Anyway, I'm pretty much over that. As I slouch toward my thirtieth birthday in about a month, I'm trying to let the little things go and focus on the big things, and getting angry at the mothers and fathers on the covers of cookbooks is not a productive use of my energy. That's why I even went so far as to check out my library's copy of Rose Reisman's Family Favourites and choked my way past the lame photos of the author and her well-dressed grown children to enjoy some really wicked recipes. Even if the sight of a bunch of rich upper class people cooking in an insanely tricked out kitchen while also enjoying each other's company makes you want to throw up in your mouth a little, you cannot deny that the woman can craft a killer vegetarian main. I recommend this comprehensive and pretty book to anyone looking for some new variations on old standbys like soups, salads, and grain-laden side dishes. Reisman even inspired me to make about a million variations on one of my summer favourites, lentil salad. Here's the best version I've come up with.


Throw all this stuff into a bowl.

1 can lentils
1 avocado, chopped
1/2 red pepper, chopped
a couple green onions, chopped
1/4 cup or so feta cheese
1/4 cup basil
1/4 cup parsley
1/4 cup black olives (or sundried tomatoes. it's your world.)


equal parts lemon juice and olive oil, and maybe some garlic (or whatever you have on hand, really. If we're going to get honest, I'll tell you that I actually dressed this with some very elderly Newman's Own oil and vinegar that had been sitting in my fridge for a really really long time.)

Thursday, May 20, 2010

Eat it. Just eat it.

Guys, I really and truly don't read anymore. Or rather, I read about 5 sentences of everything (I'm looking at you, Anne Tyler, Chris Bohjalian, guy who wrote The Lightning Thief, et al) and then I watch another episode of the American Office. And I realize that no one really thinks of that show as the American version anymore since it's about six seasons longer than its inspiration, but my commitment to Tim and Dawn is pretty intense.

Anyway,the other reason I haven't been writing is that I've spent most of the last month in a state of complete and utter malaise, physically and spiritually (but mostly physically). I've been lying on the loveseat a lot, and doing a lot of serious thinking, mostly about the fact that I am nearly thirty years old and don't have an actual couch and everytime I fall asleep on mine I lose feeling in my legs. In the course of these heady existential days, the one book I did actually read in toto was What We Eat When We Eat Alone by Deborah Madison, and it just about made me cry with joy. In case you don't know of her, Deborah Madison is the woman who stole my life. She lives in New Mexico and studied Zen living in San Francisco and she patronizes farmers' markets and writes the best vegetarian cookbooks you will ever read and lives with an artist. She's also a little smug, which I quite enjoy. In this book, she interviews everyone she knows about the weird and disgusting but ultimately probably delicious things they eat when they're on their own, and also delves into the different ways we find ourselves on our own at the end of the day: a man without his wife, a single gal whose roommate is out, a student with a cabinet full of Kraft dinner. And then she makes actual recipes out of the stories her friends tell. They are delightful and full of random things like tinned oysters and polenta and ramen noodles and fresh veggies and loads of cheese. This really is such a sweet, cute little book (and it's illustrated in a New Yorkerish style by her live-in lovah whose name I cannot remember) and if you have any inclination toward foodieism you really must read it.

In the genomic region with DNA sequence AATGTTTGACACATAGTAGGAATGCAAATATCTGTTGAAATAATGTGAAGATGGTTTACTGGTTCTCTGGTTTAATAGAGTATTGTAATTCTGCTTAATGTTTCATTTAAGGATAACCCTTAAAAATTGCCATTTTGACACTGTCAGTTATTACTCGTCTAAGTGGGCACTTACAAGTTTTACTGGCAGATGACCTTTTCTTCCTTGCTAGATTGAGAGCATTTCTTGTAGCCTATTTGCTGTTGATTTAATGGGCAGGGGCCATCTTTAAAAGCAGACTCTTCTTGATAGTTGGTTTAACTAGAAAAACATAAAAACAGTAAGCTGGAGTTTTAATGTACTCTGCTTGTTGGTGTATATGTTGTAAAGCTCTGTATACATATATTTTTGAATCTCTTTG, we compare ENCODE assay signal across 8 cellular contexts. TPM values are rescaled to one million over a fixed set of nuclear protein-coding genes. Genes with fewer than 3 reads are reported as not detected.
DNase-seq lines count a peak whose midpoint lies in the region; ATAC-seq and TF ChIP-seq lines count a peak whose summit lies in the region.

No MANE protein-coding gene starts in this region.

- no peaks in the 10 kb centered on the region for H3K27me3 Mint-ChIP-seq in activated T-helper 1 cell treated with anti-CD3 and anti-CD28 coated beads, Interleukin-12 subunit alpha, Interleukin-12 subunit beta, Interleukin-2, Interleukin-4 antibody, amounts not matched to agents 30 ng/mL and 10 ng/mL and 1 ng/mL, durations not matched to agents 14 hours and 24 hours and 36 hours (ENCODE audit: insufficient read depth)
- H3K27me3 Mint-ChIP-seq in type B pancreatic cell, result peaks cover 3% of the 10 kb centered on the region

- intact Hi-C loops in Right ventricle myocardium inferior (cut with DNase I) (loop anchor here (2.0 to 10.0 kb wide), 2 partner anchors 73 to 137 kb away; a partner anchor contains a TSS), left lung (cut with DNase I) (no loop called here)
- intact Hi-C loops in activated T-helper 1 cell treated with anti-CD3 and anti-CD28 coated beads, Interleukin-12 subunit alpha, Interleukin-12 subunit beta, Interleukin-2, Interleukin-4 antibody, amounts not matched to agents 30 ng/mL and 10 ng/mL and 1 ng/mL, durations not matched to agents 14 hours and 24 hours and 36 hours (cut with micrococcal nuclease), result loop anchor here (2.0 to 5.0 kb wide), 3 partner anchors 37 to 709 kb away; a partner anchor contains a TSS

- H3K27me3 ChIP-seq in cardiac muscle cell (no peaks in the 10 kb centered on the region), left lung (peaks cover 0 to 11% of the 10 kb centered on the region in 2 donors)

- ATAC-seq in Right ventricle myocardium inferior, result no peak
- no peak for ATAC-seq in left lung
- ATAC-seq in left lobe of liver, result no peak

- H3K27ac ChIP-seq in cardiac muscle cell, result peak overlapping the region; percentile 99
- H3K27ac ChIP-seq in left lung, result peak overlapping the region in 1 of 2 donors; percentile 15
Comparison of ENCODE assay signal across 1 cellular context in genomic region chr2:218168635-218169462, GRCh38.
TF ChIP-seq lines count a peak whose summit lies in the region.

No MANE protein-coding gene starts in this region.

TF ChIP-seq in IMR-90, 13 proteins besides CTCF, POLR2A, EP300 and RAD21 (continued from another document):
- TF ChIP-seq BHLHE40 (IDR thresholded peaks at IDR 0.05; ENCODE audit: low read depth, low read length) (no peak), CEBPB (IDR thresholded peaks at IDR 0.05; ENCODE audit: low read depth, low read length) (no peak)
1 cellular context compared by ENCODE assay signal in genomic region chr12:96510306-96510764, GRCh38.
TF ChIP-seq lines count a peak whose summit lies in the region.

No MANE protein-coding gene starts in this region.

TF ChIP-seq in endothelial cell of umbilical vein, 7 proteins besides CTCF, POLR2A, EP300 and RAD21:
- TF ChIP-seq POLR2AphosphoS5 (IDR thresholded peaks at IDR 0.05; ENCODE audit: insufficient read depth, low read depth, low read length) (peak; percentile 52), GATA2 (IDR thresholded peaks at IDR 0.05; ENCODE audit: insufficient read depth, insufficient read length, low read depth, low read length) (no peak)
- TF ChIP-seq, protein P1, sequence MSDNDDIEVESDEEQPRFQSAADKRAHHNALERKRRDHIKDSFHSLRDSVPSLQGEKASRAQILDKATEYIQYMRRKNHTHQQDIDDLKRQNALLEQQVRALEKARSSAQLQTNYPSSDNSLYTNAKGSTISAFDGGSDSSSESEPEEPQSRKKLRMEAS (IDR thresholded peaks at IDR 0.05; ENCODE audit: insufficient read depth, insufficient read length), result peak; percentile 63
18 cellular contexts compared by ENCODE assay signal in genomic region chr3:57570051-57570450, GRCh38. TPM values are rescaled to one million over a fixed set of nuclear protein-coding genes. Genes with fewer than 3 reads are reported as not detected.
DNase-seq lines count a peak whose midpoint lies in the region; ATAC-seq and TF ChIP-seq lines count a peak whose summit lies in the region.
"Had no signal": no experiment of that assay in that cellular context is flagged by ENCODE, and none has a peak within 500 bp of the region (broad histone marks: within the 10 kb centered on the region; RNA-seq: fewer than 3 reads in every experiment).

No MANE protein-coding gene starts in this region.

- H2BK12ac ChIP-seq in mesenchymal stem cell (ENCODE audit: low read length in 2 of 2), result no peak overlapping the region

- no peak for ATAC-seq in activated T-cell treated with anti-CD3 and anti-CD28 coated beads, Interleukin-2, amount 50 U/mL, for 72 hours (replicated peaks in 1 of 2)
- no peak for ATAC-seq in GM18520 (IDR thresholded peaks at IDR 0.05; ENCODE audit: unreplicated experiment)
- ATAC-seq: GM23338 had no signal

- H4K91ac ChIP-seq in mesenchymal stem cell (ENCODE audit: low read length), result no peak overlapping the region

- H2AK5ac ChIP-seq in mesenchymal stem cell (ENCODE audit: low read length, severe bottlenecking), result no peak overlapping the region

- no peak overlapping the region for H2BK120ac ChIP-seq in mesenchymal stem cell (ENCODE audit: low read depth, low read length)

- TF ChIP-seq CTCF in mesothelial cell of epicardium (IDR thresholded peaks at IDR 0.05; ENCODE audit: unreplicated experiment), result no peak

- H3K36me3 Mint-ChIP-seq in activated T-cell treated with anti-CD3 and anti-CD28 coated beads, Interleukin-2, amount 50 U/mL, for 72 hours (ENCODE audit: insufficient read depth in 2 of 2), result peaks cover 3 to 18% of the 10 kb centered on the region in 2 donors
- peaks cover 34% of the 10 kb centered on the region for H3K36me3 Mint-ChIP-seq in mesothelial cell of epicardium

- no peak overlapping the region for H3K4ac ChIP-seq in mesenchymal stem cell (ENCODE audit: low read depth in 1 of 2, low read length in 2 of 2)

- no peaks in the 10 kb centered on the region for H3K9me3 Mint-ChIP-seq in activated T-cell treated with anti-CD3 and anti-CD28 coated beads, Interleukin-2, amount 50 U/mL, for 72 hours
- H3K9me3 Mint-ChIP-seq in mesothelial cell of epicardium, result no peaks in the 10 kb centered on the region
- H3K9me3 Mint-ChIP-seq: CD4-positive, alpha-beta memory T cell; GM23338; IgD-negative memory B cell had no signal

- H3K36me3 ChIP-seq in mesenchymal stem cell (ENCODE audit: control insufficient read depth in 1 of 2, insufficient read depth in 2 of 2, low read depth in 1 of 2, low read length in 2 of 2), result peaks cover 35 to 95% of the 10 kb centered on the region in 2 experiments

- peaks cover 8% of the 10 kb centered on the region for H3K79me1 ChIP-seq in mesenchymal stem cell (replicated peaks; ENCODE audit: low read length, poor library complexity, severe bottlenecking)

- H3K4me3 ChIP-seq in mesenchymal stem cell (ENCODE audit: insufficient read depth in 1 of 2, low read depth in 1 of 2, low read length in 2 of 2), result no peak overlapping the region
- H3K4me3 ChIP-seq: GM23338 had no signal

I, for one, love nothing better than cooking for one. I do it almost every weeknight, and I really really look forward to it. There's something really freeing about making dinner for your own self and not giving a fuck about anyone else's good taste spoiling the experience. I highly recommend you try it sometime.

And in that spirit, here's a recipe for y'all. I am a bit of a gazpacho nut, and yesterday the return of my appetite after a week of nausea coupled with hot house tomatoes from the Kingston Farmers' Market inspired this new twist on my old standby.

Mayday Gazpacho

a few cups worth of tomatoes, chopped
1 cucumber, chopped
1 avocado, chopped
juice of one lemon
1/2 cup of parsley, chopped (or more) (gazpacho is usually made with basil but I didn't have any, and found this to be a delicious and detoxifying substitute)
1 can Herdez green chile sauce (a secret ingredient that will BLOW YOUR MIND)
1-2 cloves garlic, chopped (amount depends on whether you will be spending time with other people or not)
hot sauce, to taste
salt and pepper, to taste

Throw 'er all in a bowl and puree the hell out of it. Eat, then send me a thank you note.